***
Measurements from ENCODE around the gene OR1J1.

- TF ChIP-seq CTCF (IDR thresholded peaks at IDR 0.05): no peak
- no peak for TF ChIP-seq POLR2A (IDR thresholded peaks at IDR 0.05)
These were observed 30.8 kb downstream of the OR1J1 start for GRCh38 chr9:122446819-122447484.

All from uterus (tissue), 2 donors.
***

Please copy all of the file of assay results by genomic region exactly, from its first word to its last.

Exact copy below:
Measurements from ENCODE around the gene OR1J1.

- TF ChIP-seq CTCF (IDR thresholded peaks at IDR 0.05): no peak
- no peak for TF ChIP-seq POLR2A (IDR thresholded peaks at IDR 0.05)
These were observed 30.8 kb downstream of the OR1J1 start for GRCh38 chr9:122446819-122447484.

All from uterus (tissue), 2 donors.